Article-Phosphorescent porphyrin probes in biosensors and sensitive bioassays, D. B. Papkovsky, T. O'Riordan, and A. Soini, Biochemical Society Transactions, vol. 28, Part 2, 2000, pp. 74-77.
Article-Polymer Based Lanthanide Luminescent Sensors for the Detection of Nerve Agents, Amanda L. Jenkins, O. Manuel Uy, and George M. Murray, Analytical Communications, vol. 34, Aug. 1997, pp. 221-224.
Article-Room-Temperature Phosphorescent Palladium-Porphine Probe for DNA Dtermination, Montserrat Roza-Fernández, Maria Jesús Valencia-González, and Marta Elena Diaz-Garcia, Analytical Chemistry, vol. 69, No. 13, Jul. 1, 1997, pp. 2406-2410.
Attempts to Mimic Docking Processes of the Immune System: Recognition-Induced Formation of Protein Multilayers, Science, vol. 262, Dec. 10, 1993.
Biospecific Adsorption of Carbonic Anhydrase to Self-Assembled Monolayers of Alkanethiolates That Present Benzenesulfonamide Groups on Gold, American Chemical Society, 1995.
Combining Patterned Self-Assembled Monolayers of Alkanethiolates on Gold With Anisotropic Etching of Silicon to Generate Controlled Surface Morphologies, J. Electrochem. Soc., vol. 142, No. 2, Feb. 1995.
Comparison on the Structures and Wetting Properties of Self-Assembled Monolayers of n-Alkanethiols on the Coinage Metal Surfaces, Cu, Ag, Au, American Chemical Society, 1991.
Control of the Shape of Liquid Lenses on a Modified Gold Surface Using an Applied Electrical Potential Across a Self-Assembled Monolayer, American Chemical Society 1995.
Direct Observation of Streptavidin Specifically Adsorbed on Biotin-Functionalized Self-Assembled Monolayers With the Scanning Tunneling Microscope, Angew Chem. Int. Ed. Engl. 30 (1991) No. 5.
Electrical Surface Perturbation of a Piezoelectric Acoustic Plate Mode by a Conductive Liquid Loading, IEEE Transactions on Ulstrasonics, Ferroelectrics, and Frequency Control, vol. 39, No. 4, Jul. 1992.
Fabrication of Patterned, Electrically Conducting Polypyrrole Using a Self-Assembled Monolayer: A Route to All-Organic Circuits, American Chemical Society 1995.
Fabrication of Surfaces Resistant to Protein Adsorption and Application to Two-Dimensional Protein Patterning, Analytical Biochemistry 208, 197-205 (1993).
Features of Gold Having Micrometer to Centimeter Dimensions can be Formed Through a Combination of Stamping With an Elastomeric Stamp and an Alkanethiol "Ink" Following by Chemical Etching, Appl. Phys. Lett. 63 (14), Oct. 4, 1993.
Fluorescent Microsphere Standards for Flow Cytometry and Fluorescence Microscopy from Molecular Probes, pp. 1-8.
FluoSpheres(R) Fluorescent Microspheres, Product Information from Molecular Probes, Mar. 13, 2001, pp. 1-6.
Generation of Electrochemically Deposited Metal Patterns by Means of Electron Beam (Nano)Lithography of Self-Assembled Monolayers Resist, American Institute of Physics, 1994.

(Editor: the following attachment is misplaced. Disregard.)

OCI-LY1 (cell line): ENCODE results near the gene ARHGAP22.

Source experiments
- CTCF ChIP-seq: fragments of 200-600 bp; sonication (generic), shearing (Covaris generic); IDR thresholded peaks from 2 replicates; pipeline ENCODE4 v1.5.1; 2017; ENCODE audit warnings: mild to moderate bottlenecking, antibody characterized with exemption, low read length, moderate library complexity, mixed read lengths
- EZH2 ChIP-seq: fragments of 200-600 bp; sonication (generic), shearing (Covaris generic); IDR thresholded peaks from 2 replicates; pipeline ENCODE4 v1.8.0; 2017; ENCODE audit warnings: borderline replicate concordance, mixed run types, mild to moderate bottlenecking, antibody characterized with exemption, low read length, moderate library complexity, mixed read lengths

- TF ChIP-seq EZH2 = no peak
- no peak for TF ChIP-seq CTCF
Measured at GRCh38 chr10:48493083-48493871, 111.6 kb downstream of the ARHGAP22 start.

Intelligent Gels, Scientific American May 1993.
Introduction to Fluorescence Techniques, Molecular Probes, 13 pages.
Letter to the Editors, Comment on the Prediction of Segregation to Alloy Surfaces, Copyright-1977.
Magnetic Microparticles, Polysciences, Inc. Technical Data Sheet 438, 2 pages.
Manipulation of the Wettability of Surfaces on the 0.1-to 1-Micrometer Scale Through Micromachining and Molecular Self-Assembly, Science, vol. 257, Sep. 1992.
Mechanical Resonance Gas Sensors With Piezoelectric Excitation and Detection Using PVDF Polymer Foils, Elsevier Sequoia 1992.
Microcontact Printing of Octadecylsiloxane on the Surface of Silicon Dioxide and its Application in Microfabrication, American Chemical Society 1995.
Microfabrication by Microcontact Printing of Self-Assembled Monolayers, VCH Verlagsgesellschaf T mbH 1884.
Molecular Design of Temperature-Responsive Polymers as Intelligent Materials, Institute of Biomedical Engineering , Tokyo Women's Medical College, Advances on Polymer Science, vol. 110.
Molecular Gradients of w-Substituted Alkanethiols on Gold: Preparation and Characterization, Laboratory of Applied Physics, 1995 American Chemical Society, Jun. 6, 1995.
New Approach to Producing Patterned Biomolecular Assemblies, Journal of the American Chemical Society, 1992.
Novel Applications for Stimulus-Sensitive Polymer Gels in the Preparation of Functional Immobilized Biocatalysts, Advances in Polymer Science, vol. 110, Verlag Berlin Heidelberg 1993.
On the Use of ZX-LiNbO<SUB>3 </SUB>Acoustic Plate Mode Devices as Detectors for Dilute Electrolytes, Sensors and Actuators B.9 (1992) 97-112.
Order in Microcontact Printed Self-Assembled Monolayers, Contributions of the IBM Research Division, Nov. 26, 1996.
Orientation Dependence of Surface Segregation in a Dilute Ni-Au Alloy, Research Staff, Ford Motor Company, Dearborn, MI, Received Sep. 19, 1977; Accepted Nov. 18, 1977.
Pattern Transfer of Electron Beam Modified Self-Assembled Monolayers for High-Resolution Lithography, J. Vac. Sci. Technol. B 13(3) May/Jun. 1995.
Patterned Condensation Figures as Optical Diffraction Gratings, American Association for the Advancement of Science, 1994.
Patterned Functionalization of Gold and Single Crystal Silicon Via Photochemical Reaction of Surface-Confined Derivatives of (N<SUP>5</SUP>-C<SUB>5</SUB>H<SUB>5</SUB>)Mn(CO)<SUB>3</SUB>, American Chemical Society 1991.